“What's in a name? That which we call a rose, by any other word would smell as sweet.”
-- William Shakespeare
Mr. Shakespeare knew of many things, but did he understand the complexity of implicit bias?
Would a particular rose smell as sweet if it was called a stinking rose? Certain politicians who employ this technique know very well that it would not.
In medicine, we have a rose called feedback that we often qualify. As in, “I have some positive feedback to give you,” or, “I have some negative feedback.”
We add these adjectives because they make sense in our fixed (performance-based) mindset. Positive feedback is praise (which the fixed mindset craves), and negative feedback is harm.
It’s the reason we have the feedback sandwich – we hide the ‘feedback harm’ between two pieces of praise-bread.
If you’re a driving instructor and your pupil is driving across the yellow line, is it negative feedback to ask him to stay in the lane? Or is it just feedback?
Imagine you are supervising a resident in the ICU who is placing a central line, but doing it the wrong way. Here is a possible feedback sandwich for this scenario:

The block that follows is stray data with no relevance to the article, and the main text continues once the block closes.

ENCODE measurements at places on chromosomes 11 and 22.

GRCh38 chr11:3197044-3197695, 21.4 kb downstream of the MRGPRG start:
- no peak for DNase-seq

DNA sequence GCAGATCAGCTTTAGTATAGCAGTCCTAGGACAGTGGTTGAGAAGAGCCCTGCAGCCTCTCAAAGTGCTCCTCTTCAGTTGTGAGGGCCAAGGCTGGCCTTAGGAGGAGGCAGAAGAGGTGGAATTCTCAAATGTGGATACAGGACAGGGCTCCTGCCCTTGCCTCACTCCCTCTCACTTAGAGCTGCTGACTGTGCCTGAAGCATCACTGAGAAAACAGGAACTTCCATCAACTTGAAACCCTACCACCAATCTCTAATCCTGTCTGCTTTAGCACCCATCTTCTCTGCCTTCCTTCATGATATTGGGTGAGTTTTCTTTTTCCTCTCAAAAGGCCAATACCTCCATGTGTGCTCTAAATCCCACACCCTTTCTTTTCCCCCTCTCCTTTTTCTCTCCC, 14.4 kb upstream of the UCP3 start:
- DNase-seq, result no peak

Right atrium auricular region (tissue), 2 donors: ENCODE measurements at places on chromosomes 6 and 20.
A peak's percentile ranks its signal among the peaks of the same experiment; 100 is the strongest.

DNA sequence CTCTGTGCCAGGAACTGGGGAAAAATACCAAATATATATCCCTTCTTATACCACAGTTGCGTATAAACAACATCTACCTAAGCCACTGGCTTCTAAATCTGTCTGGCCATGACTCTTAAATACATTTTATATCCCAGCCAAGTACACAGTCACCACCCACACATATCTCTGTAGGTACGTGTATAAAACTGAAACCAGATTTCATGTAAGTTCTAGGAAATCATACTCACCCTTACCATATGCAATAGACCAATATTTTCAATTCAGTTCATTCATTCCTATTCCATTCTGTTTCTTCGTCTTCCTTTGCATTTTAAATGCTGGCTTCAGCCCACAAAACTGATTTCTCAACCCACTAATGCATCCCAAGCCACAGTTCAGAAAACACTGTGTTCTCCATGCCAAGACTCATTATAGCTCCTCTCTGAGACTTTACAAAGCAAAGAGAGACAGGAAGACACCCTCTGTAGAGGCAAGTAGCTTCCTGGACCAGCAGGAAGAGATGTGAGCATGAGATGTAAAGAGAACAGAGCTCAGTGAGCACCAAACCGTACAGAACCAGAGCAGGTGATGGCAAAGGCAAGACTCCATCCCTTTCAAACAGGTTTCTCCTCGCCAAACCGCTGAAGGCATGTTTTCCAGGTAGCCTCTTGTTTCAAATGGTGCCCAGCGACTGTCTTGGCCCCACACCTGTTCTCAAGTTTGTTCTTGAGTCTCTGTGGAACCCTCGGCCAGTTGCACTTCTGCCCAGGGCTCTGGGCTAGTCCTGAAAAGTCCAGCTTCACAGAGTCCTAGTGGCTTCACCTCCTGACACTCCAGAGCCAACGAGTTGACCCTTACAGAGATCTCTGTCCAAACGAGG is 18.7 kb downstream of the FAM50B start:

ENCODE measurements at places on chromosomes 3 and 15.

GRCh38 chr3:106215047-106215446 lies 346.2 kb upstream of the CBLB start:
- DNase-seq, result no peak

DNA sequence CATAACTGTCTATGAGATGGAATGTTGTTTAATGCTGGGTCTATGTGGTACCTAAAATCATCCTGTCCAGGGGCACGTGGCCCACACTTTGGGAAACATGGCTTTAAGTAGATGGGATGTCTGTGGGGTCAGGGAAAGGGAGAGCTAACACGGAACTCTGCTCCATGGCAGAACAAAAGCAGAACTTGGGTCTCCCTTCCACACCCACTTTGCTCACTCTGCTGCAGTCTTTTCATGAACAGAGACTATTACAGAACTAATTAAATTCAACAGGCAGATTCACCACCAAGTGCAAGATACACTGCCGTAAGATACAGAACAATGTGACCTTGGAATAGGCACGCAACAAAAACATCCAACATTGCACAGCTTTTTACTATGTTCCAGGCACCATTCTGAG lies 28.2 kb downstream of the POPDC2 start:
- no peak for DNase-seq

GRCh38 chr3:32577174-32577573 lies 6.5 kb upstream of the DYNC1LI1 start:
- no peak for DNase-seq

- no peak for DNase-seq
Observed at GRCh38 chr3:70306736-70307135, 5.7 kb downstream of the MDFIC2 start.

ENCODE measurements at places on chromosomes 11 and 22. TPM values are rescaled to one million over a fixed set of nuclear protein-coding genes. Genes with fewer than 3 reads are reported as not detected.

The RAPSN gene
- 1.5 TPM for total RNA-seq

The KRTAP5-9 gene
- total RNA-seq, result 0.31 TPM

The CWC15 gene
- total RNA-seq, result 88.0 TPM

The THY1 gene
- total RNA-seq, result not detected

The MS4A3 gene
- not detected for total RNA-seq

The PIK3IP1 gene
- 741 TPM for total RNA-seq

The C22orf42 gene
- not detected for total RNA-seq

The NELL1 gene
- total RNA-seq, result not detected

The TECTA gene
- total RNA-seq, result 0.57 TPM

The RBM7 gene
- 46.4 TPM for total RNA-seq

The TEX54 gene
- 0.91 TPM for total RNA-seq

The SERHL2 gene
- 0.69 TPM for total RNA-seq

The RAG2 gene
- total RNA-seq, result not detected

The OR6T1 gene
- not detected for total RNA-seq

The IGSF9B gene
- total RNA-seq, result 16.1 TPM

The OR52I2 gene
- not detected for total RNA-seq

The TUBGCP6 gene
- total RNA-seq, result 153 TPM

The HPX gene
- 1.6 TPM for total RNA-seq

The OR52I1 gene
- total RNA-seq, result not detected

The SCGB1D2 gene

Bread: You washed your hands well :Bread
Meat: ANGLE THE NEEDLE LOWER :Meat
Bread: Your potassium replacement is excellent :Bread
Feedback shouldn’t need to be buffered, but the word ‘negative’ makes it hurt. The person giving ‘negative feedback’ doesn’t want to give it (and often doesn’t as a result), and the person getting it doesn’t want to receive it. When we qualify feedback using the sandwich or other techniques, we play into the fixed mindset (performance over growth).
What if negative feedback was just called feedback? And everyone’s goal was growth? It’s possible, but we have to set the table with the right expectations and words.
Try going low carb with your next learner – feedback doesn’t need the sandwich.